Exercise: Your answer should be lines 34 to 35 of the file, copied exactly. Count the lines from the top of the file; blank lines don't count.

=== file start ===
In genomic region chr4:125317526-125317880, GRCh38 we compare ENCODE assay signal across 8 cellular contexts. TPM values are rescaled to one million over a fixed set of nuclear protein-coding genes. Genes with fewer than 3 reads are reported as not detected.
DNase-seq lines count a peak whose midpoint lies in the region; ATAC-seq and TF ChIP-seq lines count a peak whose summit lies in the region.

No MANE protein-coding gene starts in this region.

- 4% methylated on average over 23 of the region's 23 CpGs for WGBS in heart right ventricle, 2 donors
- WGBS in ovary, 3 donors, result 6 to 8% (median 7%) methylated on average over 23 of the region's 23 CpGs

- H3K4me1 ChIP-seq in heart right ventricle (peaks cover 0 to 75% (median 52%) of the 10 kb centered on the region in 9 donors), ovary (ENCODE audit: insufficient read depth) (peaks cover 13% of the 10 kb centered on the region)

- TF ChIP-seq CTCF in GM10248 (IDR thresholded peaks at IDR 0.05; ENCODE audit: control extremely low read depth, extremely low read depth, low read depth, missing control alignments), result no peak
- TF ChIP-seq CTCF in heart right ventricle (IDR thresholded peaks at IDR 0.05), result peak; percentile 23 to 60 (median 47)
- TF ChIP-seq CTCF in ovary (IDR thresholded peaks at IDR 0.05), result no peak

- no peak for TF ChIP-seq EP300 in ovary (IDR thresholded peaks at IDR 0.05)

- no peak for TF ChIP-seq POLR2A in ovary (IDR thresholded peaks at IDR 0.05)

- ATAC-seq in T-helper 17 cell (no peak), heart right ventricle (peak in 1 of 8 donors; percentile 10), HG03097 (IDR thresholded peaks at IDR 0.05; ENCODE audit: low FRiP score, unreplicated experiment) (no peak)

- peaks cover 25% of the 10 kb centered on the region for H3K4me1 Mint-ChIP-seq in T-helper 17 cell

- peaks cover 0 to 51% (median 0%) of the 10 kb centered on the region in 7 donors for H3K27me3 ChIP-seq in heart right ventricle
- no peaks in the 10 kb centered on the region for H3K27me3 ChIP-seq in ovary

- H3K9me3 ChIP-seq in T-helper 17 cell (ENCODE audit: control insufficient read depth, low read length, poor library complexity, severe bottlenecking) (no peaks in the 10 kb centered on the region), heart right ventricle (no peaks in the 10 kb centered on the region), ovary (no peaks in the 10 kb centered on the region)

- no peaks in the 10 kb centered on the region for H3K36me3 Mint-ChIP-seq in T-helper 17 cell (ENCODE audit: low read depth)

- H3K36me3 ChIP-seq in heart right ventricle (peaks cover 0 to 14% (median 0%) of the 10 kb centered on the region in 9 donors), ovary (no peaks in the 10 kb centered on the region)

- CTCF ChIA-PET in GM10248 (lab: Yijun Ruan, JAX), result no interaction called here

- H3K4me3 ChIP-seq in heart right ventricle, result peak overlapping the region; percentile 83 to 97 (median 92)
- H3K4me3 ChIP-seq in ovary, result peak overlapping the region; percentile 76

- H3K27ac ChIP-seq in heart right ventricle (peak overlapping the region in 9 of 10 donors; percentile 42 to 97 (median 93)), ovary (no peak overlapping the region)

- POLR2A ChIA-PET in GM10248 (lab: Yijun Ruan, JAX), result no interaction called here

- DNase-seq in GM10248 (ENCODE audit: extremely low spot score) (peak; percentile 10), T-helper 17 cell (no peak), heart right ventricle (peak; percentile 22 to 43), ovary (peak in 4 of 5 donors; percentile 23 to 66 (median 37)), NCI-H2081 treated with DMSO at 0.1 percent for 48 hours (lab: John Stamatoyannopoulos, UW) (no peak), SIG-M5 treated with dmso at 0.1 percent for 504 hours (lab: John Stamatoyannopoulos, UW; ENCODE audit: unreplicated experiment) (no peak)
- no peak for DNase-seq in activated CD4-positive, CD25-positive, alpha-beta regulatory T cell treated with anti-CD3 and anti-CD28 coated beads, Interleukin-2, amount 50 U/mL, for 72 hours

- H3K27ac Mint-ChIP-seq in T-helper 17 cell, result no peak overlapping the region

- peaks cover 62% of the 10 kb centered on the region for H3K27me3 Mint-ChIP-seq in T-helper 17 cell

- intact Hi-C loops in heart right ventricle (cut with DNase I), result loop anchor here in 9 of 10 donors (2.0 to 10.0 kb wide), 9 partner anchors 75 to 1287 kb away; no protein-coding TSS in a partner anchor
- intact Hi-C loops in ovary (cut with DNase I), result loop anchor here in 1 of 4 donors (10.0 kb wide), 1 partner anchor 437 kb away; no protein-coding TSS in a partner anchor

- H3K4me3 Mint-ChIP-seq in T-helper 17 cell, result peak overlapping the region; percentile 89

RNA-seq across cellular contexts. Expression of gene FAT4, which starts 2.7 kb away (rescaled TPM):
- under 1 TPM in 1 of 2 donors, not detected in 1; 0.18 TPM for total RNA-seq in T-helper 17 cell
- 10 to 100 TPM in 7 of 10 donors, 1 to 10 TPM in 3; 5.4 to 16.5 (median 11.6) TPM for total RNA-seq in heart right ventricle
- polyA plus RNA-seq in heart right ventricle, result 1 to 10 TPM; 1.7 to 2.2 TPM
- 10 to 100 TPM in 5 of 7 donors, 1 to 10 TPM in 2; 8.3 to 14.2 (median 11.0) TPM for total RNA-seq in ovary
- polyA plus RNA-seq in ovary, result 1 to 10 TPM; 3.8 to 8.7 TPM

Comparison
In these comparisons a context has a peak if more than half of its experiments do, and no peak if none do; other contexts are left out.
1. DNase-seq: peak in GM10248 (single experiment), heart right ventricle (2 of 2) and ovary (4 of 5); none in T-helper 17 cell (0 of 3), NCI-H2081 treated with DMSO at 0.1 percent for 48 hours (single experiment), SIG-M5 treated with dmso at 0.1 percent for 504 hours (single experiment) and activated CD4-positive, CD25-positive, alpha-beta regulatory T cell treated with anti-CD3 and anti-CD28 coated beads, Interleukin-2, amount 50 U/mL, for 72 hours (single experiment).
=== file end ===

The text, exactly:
- polyA plus RNA-seq in heart right ventricle, result 1 to 10 TPM; 1.7 to 2.2 TPM
- 10 to 100 TPM in 5 of 7 donors, 1 to 10 TPM in 2; 8.3 to 14.2 (median 11.0) TPM for total RNA-seq in ovary